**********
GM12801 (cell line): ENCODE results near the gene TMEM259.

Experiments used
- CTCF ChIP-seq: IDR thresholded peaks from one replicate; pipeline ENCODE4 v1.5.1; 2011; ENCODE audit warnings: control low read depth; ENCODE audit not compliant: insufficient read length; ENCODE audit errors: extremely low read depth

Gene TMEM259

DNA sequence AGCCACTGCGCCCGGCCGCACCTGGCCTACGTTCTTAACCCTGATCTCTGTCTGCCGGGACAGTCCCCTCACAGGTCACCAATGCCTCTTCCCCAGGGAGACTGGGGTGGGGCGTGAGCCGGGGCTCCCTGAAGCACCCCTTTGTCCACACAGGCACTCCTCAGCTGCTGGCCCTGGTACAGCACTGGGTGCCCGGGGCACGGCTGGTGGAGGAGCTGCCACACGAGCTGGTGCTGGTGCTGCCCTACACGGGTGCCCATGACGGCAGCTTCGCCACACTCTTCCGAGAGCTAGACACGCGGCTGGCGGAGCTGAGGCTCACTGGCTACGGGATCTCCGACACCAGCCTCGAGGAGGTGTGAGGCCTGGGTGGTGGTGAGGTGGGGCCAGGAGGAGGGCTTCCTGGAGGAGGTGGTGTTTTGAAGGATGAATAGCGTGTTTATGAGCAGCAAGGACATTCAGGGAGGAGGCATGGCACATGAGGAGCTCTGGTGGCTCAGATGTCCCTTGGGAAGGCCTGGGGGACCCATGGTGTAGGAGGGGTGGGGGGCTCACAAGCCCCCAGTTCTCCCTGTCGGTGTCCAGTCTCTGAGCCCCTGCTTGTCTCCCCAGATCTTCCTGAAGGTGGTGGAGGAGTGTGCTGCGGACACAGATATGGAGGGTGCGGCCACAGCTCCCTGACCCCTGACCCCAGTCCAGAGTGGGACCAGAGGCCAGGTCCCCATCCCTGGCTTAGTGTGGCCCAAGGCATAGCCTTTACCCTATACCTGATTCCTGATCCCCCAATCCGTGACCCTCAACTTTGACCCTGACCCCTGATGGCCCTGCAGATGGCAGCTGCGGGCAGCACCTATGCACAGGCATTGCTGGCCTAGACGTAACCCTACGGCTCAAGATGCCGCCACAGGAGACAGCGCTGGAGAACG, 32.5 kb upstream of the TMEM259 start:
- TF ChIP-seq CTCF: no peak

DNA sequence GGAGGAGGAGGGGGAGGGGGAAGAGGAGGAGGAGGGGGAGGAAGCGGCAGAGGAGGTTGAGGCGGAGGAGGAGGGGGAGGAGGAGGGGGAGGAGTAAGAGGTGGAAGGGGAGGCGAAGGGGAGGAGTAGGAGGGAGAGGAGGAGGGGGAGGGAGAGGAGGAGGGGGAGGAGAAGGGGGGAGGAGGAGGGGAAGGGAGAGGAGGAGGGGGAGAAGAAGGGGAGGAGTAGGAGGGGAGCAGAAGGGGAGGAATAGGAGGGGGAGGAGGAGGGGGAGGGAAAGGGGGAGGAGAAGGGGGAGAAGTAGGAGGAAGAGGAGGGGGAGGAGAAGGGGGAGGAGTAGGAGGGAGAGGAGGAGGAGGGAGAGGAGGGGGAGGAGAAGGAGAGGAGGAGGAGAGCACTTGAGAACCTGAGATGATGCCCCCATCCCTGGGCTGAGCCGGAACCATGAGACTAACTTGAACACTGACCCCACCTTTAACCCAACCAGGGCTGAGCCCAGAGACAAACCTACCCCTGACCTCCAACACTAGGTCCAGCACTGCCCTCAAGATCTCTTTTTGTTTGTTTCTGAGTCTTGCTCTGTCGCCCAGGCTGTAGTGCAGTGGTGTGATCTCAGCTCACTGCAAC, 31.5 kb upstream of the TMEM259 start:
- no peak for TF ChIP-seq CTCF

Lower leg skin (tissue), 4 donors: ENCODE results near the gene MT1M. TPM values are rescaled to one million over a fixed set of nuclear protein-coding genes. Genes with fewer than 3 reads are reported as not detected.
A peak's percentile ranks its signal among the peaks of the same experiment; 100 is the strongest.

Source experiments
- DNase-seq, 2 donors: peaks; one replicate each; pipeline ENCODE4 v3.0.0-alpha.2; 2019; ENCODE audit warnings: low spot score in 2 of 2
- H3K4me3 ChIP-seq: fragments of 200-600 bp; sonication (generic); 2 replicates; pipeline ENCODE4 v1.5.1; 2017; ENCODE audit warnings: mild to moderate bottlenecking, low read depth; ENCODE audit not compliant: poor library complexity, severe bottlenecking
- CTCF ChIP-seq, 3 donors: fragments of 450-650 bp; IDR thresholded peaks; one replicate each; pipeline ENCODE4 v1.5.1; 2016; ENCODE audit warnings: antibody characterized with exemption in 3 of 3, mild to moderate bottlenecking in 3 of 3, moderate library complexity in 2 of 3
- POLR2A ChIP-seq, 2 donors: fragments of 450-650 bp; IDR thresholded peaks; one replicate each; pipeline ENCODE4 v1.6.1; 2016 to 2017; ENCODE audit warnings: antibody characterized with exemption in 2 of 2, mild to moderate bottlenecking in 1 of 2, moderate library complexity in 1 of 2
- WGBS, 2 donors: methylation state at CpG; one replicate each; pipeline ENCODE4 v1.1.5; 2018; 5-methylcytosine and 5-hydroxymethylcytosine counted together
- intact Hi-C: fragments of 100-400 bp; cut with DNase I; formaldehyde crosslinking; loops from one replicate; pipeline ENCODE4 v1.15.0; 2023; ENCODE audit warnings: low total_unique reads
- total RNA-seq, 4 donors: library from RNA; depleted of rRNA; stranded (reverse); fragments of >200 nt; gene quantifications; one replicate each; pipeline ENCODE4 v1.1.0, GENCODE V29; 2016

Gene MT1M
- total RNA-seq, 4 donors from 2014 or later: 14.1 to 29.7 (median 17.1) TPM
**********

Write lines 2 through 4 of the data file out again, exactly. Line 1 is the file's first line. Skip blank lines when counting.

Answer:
Experiments used
- CTCF ChIP-seq: IDR thresholded peaks from one replicate; pipeline ENCODE4 v1.5.1; 2011; ENCODE audit warnings: control low read depth; ENCODE audit not compliant: insufficient read length; ENCODE audit errors: extremely low read depth

Gene TMEM259